Rory is bothered by conversation.
She’s largely a native English speaker, since she grew up understanding and speaking more English than Chinese (she was raised in a large foster home with American parental figures and Chinese nannies), but the ebb and flow of conversation still goes over her head, and she’s hampered by a natural 5-year-old inability to tell the difference between a suitable topic for conversation and a random non-sequitur. But she wants to be a part of any conversation that’s going on, especially if it feels exclusive. Rob and I, trading notes on our day; Sam, describing a key moment in his last hockey game, Lily, planning a playdate, Wyatt, offering observations on fascinating mathematical subjects–if I engage in any of these with Rory around, especially in the car, the little voice will interrupt almost immediately.
“‘Member? ‘Member, Mommy?”
There is now a pause, as Rory never plans what she’s going to ‘member before she ‘members it.
“Member you hit your head on the airplane?” That’s a favorite, along with “‘member you drove away at school” (referring to a time when I started to leave the carpool line at Sam and Lily’s school while the teacher who’d opened the car door was still shutting it), and also “‘member I have lice” (oh, yes, I remember that one), and “‘member I throw up my bed?”
These are mostly memorable for having been emotional moments–I hit my head on the airplane during turbulence, and Rory was pretty frightened, although I don’t think that was her first plane ride with us–it happened another time. The lice were traumatic for everyone, and Rory took the brunt of it, getting the worst case first and having to deal with my barely compressed fury at the general unfairness of life full on. The throwing up was mostly memorable because she really, really did not want to admit to having done it, as though perhaps someone else had snuck into her bed, barfed, and then returned to sleep in their own, but once she did admit it, she was painfully pleased and shocked that I was not angry at all. (The car thing she just found really, really, really funny.) But it doesn’t seem to be the emotion of the moments that’s pushing her, since she invariably engages me not because of something she’s thinking about, but because I am engaged with someone else, and oh, that’s hard.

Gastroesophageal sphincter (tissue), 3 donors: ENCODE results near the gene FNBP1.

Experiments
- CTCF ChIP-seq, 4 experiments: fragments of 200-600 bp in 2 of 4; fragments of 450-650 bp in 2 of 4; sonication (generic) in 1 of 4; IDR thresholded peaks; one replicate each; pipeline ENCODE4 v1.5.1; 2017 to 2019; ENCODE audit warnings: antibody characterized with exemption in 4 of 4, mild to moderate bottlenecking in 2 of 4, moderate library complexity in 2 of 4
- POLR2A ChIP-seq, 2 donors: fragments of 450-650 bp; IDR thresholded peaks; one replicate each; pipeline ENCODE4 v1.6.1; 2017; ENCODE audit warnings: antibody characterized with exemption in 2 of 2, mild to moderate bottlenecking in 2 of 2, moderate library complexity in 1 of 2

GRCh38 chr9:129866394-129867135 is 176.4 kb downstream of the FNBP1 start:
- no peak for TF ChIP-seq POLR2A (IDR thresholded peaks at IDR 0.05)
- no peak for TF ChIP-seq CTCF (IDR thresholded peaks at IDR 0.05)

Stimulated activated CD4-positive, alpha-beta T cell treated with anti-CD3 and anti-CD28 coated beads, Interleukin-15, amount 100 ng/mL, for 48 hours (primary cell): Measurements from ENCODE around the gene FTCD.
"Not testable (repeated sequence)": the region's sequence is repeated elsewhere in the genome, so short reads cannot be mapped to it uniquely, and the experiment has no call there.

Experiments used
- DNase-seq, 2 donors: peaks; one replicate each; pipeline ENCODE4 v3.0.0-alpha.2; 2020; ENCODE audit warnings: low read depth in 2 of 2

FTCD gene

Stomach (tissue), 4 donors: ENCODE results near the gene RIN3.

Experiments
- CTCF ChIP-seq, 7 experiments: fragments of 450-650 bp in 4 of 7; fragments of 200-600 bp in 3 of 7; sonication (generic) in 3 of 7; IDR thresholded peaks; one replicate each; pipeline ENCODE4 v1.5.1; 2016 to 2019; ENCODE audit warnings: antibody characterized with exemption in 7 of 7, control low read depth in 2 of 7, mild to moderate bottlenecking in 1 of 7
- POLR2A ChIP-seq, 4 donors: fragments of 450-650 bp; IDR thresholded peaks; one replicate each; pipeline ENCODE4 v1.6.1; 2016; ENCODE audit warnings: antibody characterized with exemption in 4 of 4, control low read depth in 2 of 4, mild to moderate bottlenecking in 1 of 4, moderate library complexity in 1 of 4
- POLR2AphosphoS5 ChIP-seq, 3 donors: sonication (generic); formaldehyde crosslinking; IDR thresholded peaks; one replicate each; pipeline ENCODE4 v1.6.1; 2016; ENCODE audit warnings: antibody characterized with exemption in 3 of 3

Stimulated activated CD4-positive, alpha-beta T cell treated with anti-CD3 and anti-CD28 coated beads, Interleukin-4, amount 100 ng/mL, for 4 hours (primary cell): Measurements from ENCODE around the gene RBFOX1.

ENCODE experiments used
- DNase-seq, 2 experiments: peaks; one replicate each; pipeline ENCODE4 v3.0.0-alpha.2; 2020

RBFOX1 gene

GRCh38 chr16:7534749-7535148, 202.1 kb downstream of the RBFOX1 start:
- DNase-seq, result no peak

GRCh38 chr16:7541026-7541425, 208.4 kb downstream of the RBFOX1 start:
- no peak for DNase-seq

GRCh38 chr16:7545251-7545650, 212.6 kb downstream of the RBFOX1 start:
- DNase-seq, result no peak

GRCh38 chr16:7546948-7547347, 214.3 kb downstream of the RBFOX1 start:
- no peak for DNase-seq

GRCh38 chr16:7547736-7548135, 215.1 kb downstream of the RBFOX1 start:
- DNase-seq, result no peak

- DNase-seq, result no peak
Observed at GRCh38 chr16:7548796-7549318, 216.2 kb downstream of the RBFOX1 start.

It used to be harder. Seeing me occupied with another used to prompt tantrums, sudden imaginary injuries, and, until I realized what was going on, the mournful announcement that she wanted to “go back China.” Now it’s just this passionate urge to be a part of things, and while it can be a little annoying–she interrupts indiscriminately; she’s five–it’s mostly endearing just because it is such classic adoptee stuff. It reads like something out of some adoption manual: “your child may be jealous and want your attention constantly. Be sure to respond in a way that shows you understand her needs.” And yet, in a classic Rory way, she preempts my response. Not only has she drawn my attention, but she’s drawn, with her “memberies,” the link between us. All I have to do is grunt out a yes, and her attachment to me is affirmed, and she can go on her merry way. It’s really very efficient. it rarely even gets her scolded for the interruption, since often all I have to do is nod. This kid knows what she needs, AND she knows how to get it.
Think I’m impressed? You’re right.
Cross-published at RaisingDevils.com.